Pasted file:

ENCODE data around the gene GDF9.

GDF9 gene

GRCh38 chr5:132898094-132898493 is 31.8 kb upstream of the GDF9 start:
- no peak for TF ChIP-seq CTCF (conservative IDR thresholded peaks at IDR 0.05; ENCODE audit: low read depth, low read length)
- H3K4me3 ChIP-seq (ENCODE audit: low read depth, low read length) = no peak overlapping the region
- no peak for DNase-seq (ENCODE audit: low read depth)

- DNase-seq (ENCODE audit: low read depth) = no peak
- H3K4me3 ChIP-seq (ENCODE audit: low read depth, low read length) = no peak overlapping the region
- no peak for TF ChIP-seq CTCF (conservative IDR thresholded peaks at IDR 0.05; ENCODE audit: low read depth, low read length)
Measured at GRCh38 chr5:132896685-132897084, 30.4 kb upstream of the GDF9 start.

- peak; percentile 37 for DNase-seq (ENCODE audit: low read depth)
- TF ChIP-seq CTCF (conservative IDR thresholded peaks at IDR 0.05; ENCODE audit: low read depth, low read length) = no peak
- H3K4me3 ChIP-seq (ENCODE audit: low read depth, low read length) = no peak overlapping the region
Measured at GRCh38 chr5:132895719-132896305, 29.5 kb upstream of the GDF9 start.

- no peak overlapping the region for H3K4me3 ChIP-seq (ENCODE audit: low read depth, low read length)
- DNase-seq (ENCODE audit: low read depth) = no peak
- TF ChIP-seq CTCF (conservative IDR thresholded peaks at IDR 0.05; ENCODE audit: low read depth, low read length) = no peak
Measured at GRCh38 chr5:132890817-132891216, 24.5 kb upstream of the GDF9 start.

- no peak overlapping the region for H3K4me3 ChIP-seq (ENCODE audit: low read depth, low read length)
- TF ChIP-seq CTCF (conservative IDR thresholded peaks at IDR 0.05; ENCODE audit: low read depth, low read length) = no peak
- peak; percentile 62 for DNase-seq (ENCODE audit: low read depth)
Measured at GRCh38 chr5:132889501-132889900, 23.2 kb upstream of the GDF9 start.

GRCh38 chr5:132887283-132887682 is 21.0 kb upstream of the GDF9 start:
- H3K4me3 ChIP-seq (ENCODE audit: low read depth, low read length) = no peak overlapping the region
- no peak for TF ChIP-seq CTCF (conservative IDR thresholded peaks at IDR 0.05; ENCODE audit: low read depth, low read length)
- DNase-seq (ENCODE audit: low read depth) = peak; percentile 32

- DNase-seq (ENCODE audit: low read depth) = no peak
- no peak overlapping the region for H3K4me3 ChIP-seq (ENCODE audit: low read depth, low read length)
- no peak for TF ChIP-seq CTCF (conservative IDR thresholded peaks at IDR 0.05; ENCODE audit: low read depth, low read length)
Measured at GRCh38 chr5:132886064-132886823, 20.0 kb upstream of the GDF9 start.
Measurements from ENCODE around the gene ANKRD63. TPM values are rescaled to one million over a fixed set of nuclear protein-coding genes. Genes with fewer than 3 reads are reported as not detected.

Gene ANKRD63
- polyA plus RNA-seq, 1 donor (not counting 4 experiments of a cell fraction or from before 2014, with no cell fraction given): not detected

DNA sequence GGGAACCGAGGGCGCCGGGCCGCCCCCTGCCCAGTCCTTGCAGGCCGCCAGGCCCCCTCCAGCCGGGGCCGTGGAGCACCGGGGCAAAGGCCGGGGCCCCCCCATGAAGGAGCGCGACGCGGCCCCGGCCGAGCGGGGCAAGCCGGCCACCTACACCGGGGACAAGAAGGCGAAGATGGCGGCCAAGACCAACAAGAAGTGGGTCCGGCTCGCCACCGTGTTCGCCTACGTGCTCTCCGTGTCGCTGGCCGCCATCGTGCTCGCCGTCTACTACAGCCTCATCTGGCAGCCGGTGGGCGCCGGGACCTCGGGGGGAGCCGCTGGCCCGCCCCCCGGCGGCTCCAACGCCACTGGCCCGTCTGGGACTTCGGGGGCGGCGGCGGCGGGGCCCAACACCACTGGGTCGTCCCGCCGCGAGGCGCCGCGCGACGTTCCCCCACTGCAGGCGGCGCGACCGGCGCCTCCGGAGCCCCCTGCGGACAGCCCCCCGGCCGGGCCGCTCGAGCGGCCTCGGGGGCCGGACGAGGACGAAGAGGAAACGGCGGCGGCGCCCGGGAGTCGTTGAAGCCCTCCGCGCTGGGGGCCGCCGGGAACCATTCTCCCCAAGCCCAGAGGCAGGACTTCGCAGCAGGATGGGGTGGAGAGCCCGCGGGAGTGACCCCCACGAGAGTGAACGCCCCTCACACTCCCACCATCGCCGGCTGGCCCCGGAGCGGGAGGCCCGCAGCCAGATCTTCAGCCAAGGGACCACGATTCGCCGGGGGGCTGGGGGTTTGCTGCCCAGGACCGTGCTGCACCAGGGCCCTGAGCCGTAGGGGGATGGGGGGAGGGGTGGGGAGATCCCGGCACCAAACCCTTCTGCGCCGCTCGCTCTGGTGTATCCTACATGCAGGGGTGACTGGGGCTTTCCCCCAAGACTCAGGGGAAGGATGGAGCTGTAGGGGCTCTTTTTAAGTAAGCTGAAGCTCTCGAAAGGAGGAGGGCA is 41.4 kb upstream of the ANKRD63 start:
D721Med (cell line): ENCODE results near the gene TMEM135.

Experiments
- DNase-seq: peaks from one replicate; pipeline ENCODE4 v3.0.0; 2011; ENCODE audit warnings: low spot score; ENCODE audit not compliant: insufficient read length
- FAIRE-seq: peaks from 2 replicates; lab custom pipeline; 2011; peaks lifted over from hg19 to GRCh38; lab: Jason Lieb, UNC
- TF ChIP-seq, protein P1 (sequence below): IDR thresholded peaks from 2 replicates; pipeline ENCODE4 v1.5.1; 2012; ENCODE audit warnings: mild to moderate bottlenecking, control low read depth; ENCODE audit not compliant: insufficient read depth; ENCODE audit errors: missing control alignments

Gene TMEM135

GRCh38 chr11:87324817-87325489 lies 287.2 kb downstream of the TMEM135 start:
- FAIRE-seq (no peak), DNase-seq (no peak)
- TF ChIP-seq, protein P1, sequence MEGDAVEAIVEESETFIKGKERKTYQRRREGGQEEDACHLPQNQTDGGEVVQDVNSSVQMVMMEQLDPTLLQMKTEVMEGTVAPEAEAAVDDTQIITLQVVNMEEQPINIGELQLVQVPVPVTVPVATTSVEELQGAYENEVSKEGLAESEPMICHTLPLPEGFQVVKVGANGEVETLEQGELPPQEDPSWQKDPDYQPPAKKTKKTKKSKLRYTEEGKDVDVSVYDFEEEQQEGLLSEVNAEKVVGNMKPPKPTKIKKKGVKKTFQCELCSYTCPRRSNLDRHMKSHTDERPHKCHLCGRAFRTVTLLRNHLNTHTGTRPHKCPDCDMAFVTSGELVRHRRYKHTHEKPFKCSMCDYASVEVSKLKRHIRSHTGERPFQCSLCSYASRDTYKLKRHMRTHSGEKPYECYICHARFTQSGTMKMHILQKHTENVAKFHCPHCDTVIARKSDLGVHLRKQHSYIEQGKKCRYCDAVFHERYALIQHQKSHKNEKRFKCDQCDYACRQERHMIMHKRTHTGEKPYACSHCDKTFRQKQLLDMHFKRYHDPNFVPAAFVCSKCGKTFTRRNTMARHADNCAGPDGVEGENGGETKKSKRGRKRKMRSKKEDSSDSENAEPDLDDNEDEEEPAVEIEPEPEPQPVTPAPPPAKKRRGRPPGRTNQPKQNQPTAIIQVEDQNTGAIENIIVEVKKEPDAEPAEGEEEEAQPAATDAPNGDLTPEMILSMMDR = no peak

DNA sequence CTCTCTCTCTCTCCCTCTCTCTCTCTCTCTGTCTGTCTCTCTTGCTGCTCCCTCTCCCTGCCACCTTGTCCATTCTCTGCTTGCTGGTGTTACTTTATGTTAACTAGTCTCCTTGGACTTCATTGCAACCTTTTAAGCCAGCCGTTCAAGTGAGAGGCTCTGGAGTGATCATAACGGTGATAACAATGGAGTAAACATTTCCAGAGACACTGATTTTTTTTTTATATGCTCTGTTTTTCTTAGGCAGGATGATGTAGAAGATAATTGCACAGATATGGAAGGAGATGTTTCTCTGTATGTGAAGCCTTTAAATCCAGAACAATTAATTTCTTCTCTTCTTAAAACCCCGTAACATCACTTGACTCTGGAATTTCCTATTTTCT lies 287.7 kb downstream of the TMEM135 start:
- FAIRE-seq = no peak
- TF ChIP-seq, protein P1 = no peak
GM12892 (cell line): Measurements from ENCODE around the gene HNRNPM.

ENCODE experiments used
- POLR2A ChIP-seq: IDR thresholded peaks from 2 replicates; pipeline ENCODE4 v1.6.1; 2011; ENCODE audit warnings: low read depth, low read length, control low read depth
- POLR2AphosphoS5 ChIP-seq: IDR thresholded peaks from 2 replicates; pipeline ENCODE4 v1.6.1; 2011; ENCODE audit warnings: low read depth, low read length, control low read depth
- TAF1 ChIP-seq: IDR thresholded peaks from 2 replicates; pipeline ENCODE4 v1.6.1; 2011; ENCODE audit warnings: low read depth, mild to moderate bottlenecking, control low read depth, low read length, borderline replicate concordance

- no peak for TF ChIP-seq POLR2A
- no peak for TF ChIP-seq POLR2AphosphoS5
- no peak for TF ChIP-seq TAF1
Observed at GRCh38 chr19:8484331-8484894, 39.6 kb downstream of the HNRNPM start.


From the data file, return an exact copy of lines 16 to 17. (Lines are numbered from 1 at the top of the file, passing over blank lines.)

- DNase-seq (ENCODE audit: low read depth) = no peak
- TF ChIP-seq CTCF (conservative IDR thresholded peaks at IDR 0.05; ENCODE audit: low read depth, low read length) = no peak